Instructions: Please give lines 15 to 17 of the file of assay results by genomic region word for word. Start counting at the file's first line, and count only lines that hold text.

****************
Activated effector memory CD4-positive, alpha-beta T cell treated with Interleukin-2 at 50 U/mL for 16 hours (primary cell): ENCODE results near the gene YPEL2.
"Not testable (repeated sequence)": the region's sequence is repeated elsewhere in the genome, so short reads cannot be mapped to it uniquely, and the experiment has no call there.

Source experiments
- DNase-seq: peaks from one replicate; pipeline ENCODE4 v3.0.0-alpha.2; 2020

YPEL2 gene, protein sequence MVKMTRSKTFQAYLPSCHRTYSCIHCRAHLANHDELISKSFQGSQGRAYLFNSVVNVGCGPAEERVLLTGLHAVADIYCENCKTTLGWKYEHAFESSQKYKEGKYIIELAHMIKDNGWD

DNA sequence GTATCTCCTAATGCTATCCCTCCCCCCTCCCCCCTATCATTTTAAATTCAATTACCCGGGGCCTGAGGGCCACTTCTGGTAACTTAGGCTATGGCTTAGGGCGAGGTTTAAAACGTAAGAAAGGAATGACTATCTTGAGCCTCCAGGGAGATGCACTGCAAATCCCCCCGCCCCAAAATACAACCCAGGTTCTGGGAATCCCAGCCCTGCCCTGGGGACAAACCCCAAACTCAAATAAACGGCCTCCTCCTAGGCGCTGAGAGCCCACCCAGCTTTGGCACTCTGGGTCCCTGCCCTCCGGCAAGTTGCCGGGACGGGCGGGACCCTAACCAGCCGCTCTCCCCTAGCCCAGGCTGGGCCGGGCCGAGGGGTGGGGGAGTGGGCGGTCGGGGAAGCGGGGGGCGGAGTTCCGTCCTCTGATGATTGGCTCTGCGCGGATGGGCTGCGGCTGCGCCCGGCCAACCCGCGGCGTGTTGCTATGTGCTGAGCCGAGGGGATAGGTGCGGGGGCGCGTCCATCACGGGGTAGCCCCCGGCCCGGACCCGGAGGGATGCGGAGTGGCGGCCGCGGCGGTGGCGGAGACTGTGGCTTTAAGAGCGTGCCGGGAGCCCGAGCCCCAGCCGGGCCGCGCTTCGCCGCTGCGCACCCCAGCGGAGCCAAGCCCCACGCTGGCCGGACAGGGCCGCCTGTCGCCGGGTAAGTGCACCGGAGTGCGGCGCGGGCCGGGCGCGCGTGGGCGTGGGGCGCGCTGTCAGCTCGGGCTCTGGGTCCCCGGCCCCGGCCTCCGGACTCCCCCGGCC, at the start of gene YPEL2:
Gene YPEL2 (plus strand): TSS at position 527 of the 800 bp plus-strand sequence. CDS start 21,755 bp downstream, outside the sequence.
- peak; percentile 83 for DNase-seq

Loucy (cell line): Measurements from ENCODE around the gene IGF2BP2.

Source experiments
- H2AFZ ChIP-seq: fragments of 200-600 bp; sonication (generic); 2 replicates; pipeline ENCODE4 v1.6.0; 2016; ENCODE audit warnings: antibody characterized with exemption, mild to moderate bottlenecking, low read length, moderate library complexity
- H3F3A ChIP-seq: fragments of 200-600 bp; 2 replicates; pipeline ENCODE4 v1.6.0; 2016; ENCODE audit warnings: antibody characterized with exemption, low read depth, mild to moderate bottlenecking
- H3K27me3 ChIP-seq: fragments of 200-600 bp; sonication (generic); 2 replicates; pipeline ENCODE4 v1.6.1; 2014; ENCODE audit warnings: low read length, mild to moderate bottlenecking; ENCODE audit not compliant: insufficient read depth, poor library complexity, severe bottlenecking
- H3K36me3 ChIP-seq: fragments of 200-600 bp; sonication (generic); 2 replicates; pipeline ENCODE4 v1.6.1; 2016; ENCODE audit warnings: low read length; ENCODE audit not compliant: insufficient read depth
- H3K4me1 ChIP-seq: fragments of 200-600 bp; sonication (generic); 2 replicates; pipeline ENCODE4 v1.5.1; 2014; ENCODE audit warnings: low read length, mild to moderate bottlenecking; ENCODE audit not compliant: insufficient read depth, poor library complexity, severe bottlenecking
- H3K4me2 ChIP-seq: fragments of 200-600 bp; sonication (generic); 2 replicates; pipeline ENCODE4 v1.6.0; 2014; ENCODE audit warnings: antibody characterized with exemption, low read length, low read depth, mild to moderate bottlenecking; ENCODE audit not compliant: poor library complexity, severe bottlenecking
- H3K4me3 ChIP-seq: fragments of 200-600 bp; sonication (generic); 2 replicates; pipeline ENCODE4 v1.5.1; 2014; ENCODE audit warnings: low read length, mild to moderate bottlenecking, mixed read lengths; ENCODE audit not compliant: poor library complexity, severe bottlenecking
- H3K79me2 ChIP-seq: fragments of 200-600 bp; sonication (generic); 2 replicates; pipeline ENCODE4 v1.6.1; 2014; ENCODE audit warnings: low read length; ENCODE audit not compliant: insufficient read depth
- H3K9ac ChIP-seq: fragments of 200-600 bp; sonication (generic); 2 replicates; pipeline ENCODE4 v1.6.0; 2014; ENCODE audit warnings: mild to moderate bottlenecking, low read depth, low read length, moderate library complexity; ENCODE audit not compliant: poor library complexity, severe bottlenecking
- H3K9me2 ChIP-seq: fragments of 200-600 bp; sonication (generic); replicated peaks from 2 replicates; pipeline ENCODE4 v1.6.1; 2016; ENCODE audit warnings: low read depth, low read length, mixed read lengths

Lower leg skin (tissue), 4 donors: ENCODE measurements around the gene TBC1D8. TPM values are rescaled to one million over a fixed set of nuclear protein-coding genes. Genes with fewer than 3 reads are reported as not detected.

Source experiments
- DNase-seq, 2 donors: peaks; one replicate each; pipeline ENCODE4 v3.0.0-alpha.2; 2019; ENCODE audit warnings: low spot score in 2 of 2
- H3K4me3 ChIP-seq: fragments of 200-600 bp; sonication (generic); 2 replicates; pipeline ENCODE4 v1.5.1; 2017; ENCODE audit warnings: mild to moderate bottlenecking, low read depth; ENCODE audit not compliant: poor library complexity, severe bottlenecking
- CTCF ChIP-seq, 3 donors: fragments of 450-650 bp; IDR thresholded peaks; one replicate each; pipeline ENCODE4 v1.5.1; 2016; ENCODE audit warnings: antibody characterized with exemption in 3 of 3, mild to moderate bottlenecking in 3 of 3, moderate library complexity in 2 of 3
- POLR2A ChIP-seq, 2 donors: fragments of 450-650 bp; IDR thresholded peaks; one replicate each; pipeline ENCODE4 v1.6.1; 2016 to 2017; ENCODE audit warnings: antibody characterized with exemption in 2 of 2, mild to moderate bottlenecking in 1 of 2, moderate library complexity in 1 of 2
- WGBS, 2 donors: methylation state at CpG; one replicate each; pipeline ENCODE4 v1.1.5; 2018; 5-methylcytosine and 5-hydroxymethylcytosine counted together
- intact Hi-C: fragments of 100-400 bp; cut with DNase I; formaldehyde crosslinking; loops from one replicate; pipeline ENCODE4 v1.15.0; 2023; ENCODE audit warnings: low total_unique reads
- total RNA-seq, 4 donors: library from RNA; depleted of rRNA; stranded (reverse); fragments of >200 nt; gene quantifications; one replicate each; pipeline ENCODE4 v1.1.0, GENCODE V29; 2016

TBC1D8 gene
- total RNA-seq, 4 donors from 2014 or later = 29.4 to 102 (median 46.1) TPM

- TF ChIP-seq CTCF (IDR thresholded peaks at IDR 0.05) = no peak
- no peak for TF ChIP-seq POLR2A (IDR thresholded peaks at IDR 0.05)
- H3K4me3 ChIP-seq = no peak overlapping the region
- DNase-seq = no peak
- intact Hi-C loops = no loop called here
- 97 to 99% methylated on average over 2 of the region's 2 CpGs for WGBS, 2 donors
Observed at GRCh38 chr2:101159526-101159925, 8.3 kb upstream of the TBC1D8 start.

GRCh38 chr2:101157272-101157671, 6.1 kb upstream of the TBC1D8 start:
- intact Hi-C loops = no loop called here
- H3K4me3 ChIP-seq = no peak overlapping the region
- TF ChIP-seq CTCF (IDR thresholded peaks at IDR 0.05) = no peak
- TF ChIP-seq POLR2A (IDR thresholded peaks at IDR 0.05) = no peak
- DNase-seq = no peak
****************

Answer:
- H3K4me1 ChIP-seq: fragments of 200-600 bp; sonication (generic); 2 replicates; pipeline ENCODE4 v1.5.1; 2014; ENCODE audit warnings: low read length, mild to moderate bottlenecking; ENCODE audit not compliant: insufficient read depth, poor library complexity, severe bottlenecking
- H3K4me2 ChIP-seq: fragments of 200-600 bp; sonication (generic); 2 replicates; pipeline ENCODE4 v1.6.0; 2014; ENCODE audit warnings: antibody characterized with exemption, low read length, low read depth, mild to moderate bottlenecking; ENCODE audit not compliant: poor library complexity, severe bottlenecking
- H3K4me3 ChIP-seq: fragments of 200-600 bp; sonication (generic); 2 replicates; pipeline ENCODE4 v1.5.1; 2014; ENCODE audit warnings: low read length, mild to moderate bottlenecking, mixed read lengths; ENCODE audit not compliant: poor library complexity, severe bottlenecking